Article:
George Smith was the final general secretary of the Amalgamated Society of Woodworkers, and the first of the Union of Construction, Allied Trades and Technicians. His son, also George Smith, offers a personal recollection of his father’s life.
As a child at primary school, I recall we were prompted to talk about our fathers’ jobs. I knew my father was a joiner in a shipyard before I was born and afterwards he was employed by a trade union. But I did not know what he actually did. When I asked my mother, she told me he was a secretary and that embarrassed me. How could I tell my mates my father was in a job that was the preserve of women? My embarrassment vanished in later years as I learned more about his work. Almost four decades after his death in 1978, I revisited his life.
Researching my family history, I was conscious that I had left my father’s life until last. I feared that I would have to make visits to distant union offices to trawl though mountains of arcane minutes of many meetings. I still remembered from childhood accompanying my parents to annual union conferences. Whilst the venue of seaside resorts was fun, I was mystified by my spectatorship of conference proceedings. Overcoming my doubts, I identified the Modern Records Centre as the relevant archive and all apprehension dissipated, for the records proved accessible and understandable as the online catalogue had promised. I was also able to read historical sources that offered me further illumination.
George Fenwick Smith was born in 1914 in Arbroath, Angus to James Smith and Agnes Fenwick. He was the youngest of four siblings and his parents were trade unionists and socialists. Attendance was usual at meetings of Arbroath Proletarian Sunday School, James being secretary. James, a shoe clicker, lost his job in 1922 and the family moved to Dundee for work. Leaving school aged fourteen George’s first job was in a jute mill and not to his liking, so he left for a five-year apprenticeship as a joiner which he completed in 1933. Dundee was badly hit by the Great Depression so as a journeyman George headed for London to find work, returning when there were vacancies in shop fitting. This source of work dried up but the Caledon shipyard had vacancies so George joined its 3,000-strong labour force before the start of the second world war. When war broke out George was exempted from conscription initially by being in a reserved occupation and later on grounds of ill-health. He volunteered as an ARP warden.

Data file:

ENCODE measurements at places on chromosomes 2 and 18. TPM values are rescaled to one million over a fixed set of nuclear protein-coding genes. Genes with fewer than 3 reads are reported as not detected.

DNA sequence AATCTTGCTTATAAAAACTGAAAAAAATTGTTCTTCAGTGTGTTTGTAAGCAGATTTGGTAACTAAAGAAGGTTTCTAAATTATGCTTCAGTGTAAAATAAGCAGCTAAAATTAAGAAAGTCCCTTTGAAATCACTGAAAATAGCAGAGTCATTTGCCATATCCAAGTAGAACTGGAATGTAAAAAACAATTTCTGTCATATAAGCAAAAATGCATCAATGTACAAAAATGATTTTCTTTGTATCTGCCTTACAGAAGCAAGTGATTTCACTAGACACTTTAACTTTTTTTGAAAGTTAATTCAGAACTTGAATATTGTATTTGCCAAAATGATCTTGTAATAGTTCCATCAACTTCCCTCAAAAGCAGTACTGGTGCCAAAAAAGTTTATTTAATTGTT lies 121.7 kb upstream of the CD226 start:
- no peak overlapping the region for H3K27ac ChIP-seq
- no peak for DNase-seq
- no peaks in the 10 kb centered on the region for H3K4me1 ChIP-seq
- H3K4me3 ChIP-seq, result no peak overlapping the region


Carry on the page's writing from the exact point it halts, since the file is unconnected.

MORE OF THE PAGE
Inspired by the values and beliefs of his parents, George became active in the labour movement. In 1933, becoming eligible, he joined Dundee Third Branch of the Amalgamated Society of Woodworkers. He also became a member of the ILP like his father. In the ASW George was elected from his branch to the district management committee which co-ordinated the activities of branches in the area. He was elected its secretary in 1942. As a result, he acquired a firm grasp of the rules and procedures of the union which he never lost. He acquired other responsibilities as a delegate to both the National Federation of Building Trade Operatives and the Confederation of Shipbuilding and Engineering Unions. He was also a trade union representative on the wartime Local Appeals Board for workers dismissed from the Caledon shipyard. As a shop steward he was elected to the yard committee – a joint production committee comprising representatives from management and workers and charged with improving production and hastening victory in the war. Membership of the committee gave George experience in representing members and collaborating with other trade unionists.